24 May 2022
Under construction - May 2022 – 1 of 5 Insights
The Building Safety Act received Royal Assent on 28 April 2022.
The Act is a significant piece of legislation which will bring into law the regulatory changes to building regulation and control for higher-risk buildings in England based on the proposals of Dame Judith Hackitt in 2018.
The Act also introduces changes to building control that will affect all buildings, strengthens the Regulatory Reform (Fire Safety) Order, provides new accountability and duties and introduces competency standards and provisions to strengthen the construction products regulations.
Although the Building Safety Act has achieved Royal Assent there is still more work to do before the Building Safety Act is fully implemented.
The government's transition plan published in July 2021 set out an outline for the provisions to come into effect in stages with a number of provisions coming into effect in the first 12 months, but the majority of the provisions coming into effect 12 – 18 months after Royal Assent. Some provisions, however, including the extended limitation provisions (see Commencement below) come into effect two months after Royal Assent.
The HSE has published an operational timetable that suggests that from 1 April 2023 new higher-risk buildings will need to follow the gateway approval process during design and construction and that existing higher-risk buildings will need to be registered within a six-month period between April – October 2023. Building inspector and building control approver registers will open from April 2024.
Those involved in higher-risk buildings will need to understand the requirements of the new regulatory regime, but employers, contractors and consultants will also need to prepare for the new duties and competencies that will apply across all projects in England.
We set out below a summary of key points.
The Building Safety Act was first introduced to Parliament in July 2021 and has been subject to much scrutiny and debate. Several changes are included in the new Act which were introduced by the government late in the day and mainly centre around ensuring the leaseholders are not faced with the financial burden of significant remediation costs. These include:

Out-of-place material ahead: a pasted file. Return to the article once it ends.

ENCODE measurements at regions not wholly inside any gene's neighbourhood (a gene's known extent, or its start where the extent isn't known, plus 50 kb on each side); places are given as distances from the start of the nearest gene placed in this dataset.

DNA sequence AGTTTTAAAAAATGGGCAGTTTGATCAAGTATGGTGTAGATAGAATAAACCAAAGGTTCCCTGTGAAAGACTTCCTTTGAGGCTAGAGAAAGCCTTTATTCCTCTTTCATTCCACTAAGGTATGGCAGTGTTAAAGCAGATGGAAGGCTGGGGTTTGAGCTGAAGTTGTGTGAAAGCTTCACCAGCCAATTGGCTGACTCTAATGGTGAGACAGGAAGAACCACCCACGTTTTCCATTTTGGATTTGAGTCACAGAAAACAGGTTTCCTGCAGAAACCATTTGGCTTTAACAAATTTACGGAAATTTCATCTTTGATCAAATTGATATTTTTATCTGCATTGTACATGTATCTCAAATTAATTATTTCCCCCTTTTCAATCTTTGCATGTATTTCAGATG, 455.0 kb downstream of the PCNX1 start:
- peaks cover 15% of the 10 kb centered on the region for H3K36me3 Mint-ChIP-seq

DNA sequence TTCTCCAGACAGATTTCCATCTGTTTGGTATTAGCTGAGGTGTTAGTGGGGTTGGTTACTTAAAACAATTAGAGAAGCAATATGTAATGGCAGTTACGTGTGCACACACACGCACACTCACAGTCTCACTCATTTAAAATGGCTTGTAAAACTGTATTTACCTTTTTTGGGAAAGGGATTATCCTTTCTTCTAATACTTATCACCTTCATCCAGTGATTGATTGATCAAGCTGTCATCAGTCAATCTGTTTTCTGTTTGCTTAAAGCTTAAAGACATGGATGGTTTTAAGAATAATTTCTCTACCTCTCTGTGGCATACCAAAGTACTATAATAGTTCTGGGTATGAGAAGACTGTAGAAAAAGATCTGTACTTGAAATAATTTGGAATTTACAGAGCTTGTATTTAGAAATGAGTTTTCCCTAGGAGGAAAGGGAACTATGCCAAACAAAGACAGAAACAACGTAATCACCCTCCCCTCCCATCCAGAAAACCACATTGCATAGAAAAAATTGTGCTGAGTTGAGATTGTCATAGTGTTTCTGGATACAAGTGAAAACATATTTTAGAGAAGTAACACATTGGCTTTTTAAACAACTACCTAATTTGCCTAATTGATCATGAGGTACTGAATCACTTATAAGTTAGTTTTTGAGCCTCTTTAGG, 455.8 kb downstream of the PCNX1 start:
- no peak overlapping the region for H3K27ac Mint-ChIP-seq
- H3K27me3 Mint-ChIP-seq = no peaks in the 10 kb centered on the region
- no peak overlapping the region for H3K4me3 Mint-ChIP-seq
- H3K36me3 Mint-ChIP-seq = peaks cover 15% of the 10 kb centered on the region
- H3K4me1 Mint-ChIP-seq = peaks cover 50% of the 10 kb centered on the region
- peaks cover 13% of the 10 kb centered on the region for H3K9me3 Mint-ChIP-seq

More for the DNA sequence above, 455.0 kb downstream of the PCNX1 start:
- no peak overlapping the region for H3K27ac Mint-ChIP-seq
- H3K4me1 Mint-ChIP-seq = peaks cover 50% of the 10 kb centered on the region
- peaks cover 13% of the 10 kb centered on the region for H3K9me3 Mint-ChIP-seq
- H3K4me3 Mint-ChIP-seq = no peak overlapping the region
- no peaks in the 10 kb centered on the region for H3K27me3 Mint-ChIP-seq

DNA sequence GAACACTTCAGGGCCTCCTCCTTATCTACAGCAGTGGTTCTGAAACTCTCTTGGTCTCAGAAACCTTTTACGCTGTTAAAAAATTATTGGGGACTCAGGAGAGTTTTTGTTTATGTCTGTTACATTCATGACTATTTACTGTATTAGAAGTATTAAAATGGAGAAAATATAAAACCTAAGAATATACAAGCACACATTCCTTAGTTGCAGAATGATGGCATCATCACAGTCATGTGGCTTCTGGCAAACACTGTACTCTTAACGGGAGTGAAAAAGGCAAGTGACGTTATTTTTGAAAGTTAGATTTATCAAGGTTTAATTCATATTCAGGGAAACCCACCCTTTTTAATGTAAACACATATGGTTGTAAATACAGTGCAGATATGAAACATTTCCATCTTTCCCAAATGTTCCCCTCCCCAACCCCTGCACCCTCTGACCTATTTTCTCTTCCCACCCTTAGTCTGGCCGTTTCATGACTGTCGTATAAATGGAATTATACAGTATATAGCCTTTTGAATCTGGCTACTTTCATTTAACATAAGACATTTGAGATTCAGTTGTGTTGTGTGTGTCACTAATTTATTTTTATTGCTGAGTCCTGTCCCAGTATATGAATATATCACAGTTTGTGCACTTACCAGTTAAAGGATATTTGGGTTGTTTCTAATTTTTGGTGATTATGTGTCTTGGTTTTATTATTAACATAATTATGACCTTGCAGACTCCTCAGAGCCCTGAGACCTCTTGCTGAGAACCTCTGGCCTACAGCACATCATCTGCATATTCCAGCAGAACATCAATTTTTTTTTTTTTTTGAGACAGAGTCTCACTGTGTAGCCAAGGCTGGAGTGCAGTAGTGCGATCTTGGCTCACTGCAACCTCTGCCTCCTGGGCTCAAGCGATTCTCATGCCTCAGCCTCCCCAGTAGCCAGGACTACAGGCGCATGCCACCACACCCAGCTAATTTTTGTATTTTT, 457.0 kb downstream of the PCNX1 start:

There are provisions that protect leaseholders under qualifying leases from paying for remediation work for 'relevant defects' for which the landlord or developer is responsible.
There are also powers to allow the Secretary of State to make provision to enable the First-Tier Tribunal to make Remediation Orders to require landlords to carry out remediation works where it is just and equitable and for Remediation Contribution Orders to be made against former landlords and developers or persons associated with such landlords or developers.
The Building Safety Act introduces new rights for those who have a legal or equitable interest in a dwelling to take action against construction product manufacturers where a construction product fails to comply with a construction product requirement, has been mis-sold; or is inherently defective, and where use of those products cause or contribute to dwellings becoming unfit for habitation.
The Act also contains powers for the Secretary of State to make regulations relating to the making of Cost Contribution Orders by the court or the Secretary of State, if just and equitable to do so, to compel manufacturers and other economic operators successfully prosecuted under the construction products regulations to contribute to remediation costs where the use of their products has caused or contributed to dwellings being unfit for habitation.
Broad powers are contained in the Building Safety Act to enable the Secretary of State to make regulations which prohibit 'persons of a prescribed description' from carrying out development of land in England in order to secure the safety of people in or about buildings, or for similar reasons, to impose building control orders prohibiting a person from applying for building control approval.
The Building Safety Act contains provisions requiring developers to provide a new homes warranty providing 15 years' cover. Consultation on this provision is expected.
The Building Safety Act introduces extended liabilities for certain actions.